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  5. "You do not visit dirty latri…

"You do not visit dirty latrines."

Translation:Latrinas sordidas non visitatis.

October 11, 2019



I should think not!


Maybe it would be good to introduce "frequentāre" as a synonym of "vīsitāre" ?


Ha ha, yes, agreed! Would "uteris"/"utimini" also work instead of "visitatis"?


Yes, but then we have to put the dirty latrines into the ablative (since the verb ūtor, ūtī, ūsus sum takes the ablative): Latrīnīs sordidīs nōn ūteris / ūtiminī .


Frequentāre is not totally a synonym for vīsitāre.

Frequentare is to visit, but to visit not once, but often. -Like in French "fréquenter" (same meaning), eng. frequently, frequent...

Here, we don't know if we go to the dirty toilets only once, or regularly.
If it's in a place we don't visit often, the bathroom in someone else's house, we can't "frequentare" it.

And also, we don't know if the Latin language allows the use of "frequentare" with this meaning. It could be reserved for people, or monument, I don't know.
We need examples. To not translate word by word.

I'm not even sure we could say "to visit toilet" in Latin, with "visitare".
We would need examples here also.

If nobody can find some examples of this use, I will think that the authors of the course have probably made a word to word translation.

In French, it's not even a thing that we could think, to use "visit" for toilets, it would sound really weird. So, it's not a meaning that does exist in every language. We use it, we don't "fréquente" or "visite" them.

Defecate in Latin is assidere
(same root than the verb sedere, to sit, it's close form the English "stool" and the French "aller à la selle", both having a "sitting" meaning.)


Frequentāre is definitely used of places; it means things like "crowd into" a place, "occupy" a space; and it can mean "resort to often ," "go to frequently." To frequentāre dirty toilets is kind of a (bad) joke! It would be sad to be obliged to do so, I think.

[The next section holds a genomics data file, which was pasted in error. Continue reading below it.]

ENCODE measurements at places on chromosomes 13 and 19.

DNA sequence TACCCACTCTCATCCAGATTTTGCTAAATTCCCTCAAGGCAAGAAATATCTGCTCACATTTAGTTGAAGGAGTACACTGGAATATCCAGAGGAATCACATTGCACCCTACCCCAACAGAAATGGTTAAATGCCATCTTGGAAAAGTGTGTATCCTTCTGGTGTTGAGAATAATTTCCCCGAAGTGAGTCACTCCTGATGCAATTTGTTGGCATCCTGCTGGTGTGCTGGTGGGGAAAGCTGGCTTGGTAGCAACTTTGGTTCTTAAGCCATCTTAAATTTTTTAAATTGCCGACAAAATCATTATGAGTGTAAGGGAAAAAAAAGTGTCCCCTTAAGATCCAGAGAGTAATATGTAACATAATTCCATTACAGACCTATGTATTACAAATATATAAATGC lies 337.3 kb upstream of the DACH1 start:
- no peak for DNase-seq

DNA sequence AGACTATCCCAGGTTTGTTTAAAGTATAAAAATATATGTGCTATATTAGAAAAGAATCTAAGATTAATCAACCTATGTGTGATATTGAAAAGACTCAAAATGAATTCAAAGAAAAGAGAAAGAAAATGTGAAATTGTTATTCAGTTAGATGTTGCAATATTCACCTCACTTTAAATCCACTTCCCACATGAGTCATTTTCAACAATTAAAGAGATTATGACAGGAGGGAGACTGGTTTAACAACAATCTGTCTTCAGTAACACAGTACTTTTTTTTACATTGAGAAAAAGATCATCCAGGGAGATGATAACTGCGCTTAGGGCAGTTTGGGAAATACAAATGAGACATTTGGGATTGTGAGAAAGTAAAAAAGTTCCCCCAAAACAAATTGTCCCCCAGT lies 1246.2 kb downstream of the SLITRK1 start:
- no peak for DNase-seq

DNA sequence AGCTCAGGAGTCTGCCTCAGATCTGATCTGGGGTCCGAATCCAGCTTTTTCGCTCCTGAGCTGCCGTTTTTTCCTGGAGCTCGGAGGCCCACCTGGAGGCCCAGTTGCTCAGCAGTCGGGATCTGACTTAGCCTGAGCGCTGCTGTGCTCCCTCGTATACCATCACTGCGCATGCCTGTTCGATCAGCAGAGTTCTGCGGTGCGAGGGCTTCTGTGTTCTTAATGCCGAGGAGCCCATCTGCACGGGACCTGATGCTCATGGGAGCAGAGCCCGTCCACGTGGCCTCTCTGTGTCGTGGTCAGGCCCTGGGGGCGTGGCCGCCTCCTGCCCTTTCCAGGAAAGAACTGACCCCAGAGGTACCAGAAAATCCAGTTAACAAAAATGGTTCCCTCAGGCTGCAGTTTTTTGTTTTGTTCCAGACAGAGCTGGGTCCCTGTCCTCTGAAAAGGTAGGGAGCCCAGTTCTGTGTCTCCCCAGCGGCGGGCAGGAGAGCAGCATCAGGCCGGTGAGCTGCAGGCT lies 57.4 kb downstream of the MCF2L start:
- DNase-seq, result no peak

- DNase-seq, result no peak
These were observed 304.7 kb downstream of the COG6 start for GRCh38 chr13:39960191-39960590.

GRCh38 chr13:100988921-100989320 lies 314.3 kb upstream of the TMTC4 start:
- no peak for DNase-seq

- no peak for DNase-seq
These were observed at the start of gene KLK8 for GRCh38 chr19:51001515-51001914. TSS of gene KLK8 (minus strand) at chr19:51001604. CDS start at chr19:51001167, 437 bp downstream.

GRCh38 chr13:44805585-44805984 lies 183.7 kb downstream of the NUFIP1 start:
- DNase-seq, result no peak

Vīsitāre , on the other hand, is used of going to see people .


I don't think Roman public toilets were particularly clean at that time.

I'm not saying it's not used for places, but I'm not sure it could be used idiomatically to mean ""visiting"" toilets.

Visitare is used for visiting people, as the first meaning, but is also listed with "to assess", "to inspect", so it should refer to places with this meaning.

I'm not sure that "visitare latrinas" is right or idiomatic in Latin. It seems like a random translation. If someone could find an example in the literature, we could know.

As you said, the first meaning is to visit people. And the second meaning is inspecting, so this sentence seems to translate better, in English with "inspecting toilets" (and not visiting), that is even more "sordidus".


Why is it wrong to put 'Tu' at the beginning? It is at the beginning of other sentences


It should be okay as long as you are using visitas. Report if it doesn't I suppose.

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